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How to get exception message in Python properly

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Table of Contents

How to get exception message in Python properly?

  1. How to get exception message in Python properly?

    If you look at the documentation for the built-in errors, you'll see that most Exception classes assign their first argument as a message attribute. Not all of them do though.

  2. get exception message in Python properly

    If you look at the documentation for the built-in errors, you'll see that most Exception classes assign their first argument as a message attribute. Not all of them do though.

Method 1

If you look at the documentation for the built-in errors, you’ll see that most Exception classes assign their first argument as a message attribute. Not all of them do though.

Notably,EnvironmentError (with subclasses IOError and OSError) has a first argument of errno, second of strerror. There is no message… strerror is roughly analogous to what would normally be a message.

More generally, subclasses of Exception can do whatever they want. They may or may not have a message attribute. Future built-in Exceptions may not have a message attribute. Any Exception subclass imported from third-party libraries or user code may not have a message attribute.

I think the proper way of handling this is to identify the specific Exception subclasses you want to catch, and then catch only those instead of everything with an except Exception, then utilize whatever attributes that specific subclass defines however you want.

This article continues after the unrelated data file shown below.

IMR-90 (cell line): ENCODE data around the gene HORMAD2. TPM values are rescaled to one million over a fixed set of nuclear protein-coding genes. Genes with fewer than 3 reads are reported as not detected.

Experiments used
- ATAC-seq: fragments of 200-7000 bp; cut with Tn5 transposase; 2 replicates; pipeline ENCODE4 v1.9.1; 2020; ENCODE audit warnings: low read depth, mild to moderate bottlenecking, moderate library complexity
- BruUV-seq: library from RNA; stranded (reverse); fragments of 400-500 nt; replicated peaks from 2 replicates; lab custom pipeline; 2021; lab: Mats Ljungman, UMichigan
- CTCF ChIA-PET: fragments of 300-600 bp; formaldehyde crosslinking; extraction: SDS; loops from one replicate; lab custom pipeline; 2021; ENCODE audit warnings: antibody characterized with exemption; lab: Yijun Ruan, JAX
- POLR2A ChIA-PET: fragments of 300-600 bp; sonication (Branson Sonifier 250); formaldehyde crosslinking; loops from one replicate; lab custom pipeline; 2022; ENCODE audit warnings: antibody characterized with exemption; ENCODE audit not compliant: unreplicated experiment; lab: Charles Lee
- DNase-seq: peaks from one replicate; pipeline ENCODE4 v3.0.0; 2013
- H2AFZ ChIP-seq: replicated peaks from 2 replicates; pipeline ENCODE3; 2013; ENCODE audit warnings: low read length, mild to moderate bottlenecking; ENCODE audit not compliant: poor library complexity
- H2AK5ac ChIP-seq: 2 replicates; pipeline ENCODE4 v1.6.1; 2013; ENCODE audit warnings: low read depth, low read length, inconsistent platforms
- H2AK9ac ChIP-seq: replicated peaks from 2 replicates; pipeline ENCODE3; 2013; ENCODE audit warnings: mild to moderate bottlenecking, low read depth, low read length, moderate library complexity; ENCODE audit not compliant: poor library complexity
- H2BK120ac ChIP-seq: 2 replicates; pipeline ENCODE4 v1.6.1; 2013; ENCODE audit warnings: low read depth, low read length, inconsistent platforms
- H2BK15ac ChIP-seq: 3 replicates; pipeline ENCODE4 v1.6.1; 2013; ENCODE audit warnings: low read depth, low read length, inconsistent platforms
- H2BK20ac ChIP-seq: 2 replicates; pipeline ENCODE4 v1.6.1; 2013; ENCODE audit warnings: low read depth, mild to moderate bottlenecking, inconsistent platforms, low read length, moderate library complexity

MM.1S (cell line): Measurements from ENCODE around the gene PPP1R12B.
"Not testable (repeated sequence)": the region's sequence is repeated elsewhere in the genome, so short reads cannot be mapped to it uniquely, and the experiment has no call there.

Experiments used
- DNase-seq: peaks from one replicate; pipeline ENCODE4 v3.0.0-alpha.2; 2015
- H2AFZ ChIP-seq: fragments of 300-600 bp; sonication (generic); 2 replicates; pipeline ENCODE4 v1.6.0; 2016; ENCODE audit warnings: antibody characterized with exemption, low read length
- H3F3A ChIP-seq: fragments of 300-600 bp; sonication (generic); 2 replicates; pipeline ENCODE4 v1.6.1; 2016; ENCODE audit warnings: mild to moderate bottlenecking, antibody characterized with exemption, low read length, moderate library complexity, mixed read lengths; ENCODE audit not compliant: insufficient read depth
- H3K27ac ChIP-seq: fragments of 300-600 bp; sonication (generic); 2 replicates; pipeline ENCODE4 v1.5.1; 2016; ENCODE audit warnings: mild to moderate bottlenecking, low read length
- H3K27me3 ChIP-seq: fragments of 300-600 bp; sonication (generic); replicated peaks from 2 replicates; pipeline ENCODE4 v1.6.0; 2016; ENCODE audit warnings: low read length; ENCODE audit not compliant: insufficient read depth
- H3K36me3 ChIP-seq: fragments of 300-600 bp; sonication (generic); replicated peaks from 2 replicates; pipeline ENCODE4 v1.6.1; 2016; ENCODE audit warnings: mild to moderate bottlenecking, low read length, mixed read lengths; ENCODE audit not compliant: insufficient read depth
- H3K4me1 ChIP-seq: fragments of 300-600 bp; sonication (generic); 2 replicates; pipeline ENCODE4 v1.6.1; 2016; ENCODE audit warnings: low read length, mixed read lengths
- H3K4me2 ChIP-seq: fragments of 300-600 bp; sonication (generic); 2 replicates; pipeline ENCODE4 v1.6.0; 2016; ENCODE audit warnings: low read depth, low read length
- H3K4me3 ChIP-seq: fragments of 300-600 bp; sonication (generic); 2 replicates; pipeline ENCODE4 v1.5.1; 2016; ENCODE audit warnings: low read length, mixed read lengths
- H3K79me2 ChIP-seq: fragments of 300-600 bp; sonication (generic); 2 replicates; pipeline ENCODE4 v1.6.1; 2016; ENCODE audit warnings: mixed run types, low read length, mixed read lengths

If you must print something, I think that printing the caught Exception itself is most likely to do what you want, whether it has a message attribute or not.

You could also check for the message attribute if you wanted, like this, but I wouldn’t really suggest it as it just seems messy:

try:
    pass
except Exception as e:
    # Just print(e) is cleaner and more likely what you want,
    # but if you insist on printing message specifically whenever possible...
    if hasattr(e, 'message'):
        print(e.message)
    else:
        print(e)

Method 2

I too had the same problem. Digging into this I found that the Exception class has an args attribute, which captures the arguments that were used to create the exception. If you narrow the exceptions that except will catch to a subset, you should be able to determine how they were constructed, and thus which argument contains the message.

try:
   # do something that may raise an AuthException
except AuthException as ex:
   if ex.args[0] == "Authentication Timeout.":
      # handle timeout
   else:
      # generic handling

Conclusion

It’s all About this issue. Hope all Methods helped you a lot. Comment below Your thoughts and your queries. Also, Comment below which Method worked for you? Thank You.

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